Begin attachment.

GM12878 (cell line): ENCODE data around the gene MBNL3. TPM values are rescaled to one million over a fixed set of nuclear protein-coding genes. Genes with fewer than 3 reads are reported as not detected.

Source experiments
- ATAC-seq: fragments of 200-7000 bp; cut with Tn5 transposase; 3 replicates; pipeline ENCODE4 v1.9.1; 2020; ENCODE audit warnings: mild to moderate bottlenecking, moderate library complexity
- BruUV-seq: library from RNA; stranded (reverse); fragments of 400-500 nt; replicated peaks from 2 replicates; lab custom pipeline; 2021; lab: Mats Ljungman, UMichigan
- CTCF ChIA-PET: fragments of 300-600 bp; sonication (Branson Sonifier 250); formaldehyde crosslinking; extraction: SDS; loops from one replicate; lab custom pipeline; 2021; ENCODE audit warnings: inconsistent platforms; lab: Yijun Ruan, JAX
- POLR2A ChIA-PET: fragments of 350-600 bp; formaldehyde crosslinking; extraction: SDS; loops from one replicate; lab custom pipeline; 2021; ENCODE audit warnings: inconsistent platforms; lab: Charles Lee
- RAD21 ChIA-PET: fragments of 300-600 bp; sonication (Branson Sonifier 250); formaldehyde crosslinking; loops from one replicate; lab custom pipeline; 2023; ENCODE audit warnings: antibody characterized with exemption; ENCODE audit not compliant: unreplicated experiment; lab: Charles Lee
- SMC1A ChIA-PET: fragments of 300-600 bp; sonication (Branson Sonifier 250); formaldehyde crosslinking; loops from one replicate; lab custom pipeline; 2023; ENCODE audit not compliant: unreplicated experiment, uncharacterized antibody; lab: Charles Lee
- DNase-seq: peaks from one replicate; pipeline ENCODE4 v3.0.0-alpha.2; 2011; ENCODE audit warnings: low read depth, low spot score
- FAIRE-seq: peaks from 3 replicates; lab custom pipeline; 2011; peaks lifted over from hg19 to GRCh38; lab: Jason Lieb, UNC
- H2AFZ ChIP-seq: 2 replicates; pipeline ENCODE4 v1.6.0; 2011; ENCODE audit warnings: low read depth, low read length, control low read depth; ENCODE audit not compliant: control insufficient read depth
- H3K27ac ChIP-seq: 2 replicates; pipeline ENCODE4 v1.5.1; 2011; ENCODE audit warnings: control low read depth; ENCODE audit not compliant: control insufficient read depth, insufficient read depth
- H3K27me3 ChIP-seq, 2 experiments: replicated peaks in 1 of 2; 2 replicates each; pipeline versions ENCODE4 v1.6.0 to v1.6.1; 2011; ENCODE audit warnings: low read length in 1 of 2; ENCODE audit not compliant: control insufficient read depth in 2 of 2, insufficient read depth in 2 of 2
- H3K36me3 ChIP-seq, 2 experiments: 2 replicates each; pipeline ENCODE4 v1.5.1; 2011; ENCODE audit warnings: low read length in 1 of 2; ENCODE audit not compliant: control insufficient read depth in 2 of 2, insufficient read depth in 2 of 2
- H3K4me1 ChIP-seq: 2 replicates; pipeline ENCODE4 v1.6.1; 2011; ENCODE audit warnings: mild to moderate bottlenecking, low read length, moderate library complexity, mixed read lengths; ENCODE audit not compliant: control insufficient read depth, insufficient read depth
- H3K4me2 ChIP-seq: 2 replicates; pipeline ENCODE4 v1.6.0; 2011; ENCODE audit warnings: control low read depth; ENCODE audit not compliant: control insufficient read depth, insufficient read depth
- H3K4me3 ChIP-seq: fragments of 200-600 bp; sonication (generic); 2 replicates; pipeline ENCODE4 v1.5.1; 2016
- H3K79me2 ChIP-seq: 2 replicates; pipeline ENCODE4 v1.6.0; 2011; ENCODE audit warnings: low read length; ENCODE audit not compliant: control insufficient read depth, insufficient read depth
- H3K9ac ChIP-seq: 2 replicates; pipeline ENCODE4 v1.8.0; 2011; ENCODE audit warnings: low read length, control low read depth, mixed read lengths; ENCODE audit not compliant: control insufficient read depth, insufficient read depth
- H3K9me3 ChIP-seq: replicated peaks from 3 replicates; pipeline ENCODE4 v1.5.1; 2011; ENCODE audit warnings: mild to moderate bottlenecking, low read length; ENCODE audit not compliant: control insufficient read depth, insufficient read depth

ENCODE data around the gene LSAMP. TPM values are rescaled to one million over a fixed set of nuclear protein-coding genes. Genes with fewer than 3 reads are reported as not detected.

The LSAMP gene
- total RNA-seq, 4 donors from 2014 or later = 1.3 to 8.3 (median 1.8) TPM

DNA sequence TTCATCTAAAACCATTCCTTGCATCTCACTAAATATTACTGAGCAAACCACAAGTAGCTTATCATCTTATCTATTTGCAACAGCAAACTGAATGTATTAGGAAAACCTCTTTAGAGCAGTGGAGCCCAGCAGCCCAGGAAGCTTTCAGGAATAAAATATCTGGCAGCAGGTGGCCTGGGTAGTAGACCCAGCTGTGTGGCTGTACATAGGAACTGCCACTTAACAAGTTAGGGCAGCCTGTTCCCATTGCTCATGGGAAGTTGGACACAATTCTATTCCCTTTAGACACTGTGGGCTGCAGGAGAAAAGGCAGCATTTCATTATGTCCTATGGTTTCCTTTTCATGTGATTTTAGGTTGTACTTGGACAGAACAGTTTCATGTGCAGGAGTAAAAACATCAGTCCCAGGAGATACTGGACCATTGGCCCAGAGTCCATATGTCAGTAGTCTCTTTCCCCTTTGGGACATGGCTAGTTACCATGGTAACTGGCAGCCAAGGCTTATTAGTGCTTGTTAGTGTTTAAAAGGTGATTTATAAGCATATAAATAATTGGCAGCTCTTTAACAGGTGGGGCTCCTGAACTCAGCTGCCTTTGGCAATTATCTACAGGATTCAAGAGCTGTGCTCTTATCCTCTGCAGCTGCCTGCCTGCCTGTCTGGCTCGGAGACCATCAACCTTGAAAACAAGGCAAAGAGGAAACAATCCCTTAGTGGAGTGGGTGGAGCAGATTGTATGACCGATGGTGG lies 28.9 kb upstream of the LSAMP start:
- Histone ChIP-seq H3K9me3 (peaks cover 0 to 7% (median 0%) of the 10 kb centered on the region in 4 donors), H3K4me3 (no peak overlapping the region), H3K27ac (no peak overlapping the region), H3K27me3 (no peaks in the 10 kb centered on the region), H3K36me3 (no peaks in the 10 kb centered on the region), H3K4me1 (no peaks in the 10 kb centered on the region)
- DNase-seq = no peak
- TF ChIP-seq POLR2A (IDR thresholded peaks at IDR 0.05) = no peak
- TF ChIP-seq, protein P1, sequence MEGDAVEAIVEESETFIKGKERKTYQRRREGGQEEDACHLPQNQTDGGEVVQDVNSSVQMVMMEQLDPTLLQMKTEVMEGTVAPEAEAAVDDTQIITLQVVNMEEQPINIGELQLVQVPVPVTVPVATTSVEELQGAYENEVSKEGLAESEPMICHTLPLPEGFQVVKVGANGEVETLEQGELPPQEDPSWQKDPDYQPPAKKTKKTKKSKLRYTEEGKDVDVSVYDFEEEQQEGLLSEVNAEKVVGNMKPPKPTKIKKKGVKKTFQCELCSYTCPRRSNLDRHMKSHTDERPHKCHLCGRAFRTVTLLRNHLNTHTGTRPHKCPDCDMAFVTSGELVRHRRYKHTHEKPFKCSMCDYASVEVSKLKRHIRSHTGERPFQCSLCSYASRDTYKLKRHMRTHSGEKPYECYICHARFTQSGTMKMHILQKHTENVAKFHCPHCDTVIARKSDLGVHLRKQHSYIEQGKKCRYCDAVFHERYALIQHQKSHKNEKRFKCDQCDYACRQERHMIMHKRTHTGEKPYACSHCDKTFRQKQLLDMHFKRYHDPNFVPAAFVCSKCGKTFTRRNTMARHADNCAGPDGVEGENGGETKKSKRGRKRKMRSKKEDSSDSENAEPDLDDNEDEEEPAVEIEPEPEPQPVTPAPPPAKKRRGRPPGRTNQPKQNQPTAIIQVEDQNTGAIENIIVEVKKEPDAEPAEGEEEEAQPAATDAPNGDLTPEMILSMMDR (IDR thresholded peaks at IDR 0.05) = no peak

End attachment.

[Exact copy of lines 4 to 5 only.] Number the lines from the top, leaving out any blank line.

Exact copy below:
- BruUV-seq: library from RNA; stranded (reverse); fragments of 400-500 nt; replicated peaks from 2 replicates; lab custom pipeline; 2021; lab: Mats Ljungman, UMichigan
- CTCF ChIA-PET: fragments of 300-600 bp; sonication (Branson Sonifier 250); formaldehyde crosslinking; extraction: SDS; loops from one replicate; lab custom pipeline; 2021; ENCODE audit warnings: inconsistent platforms; lab: Yijun Ruan, JAX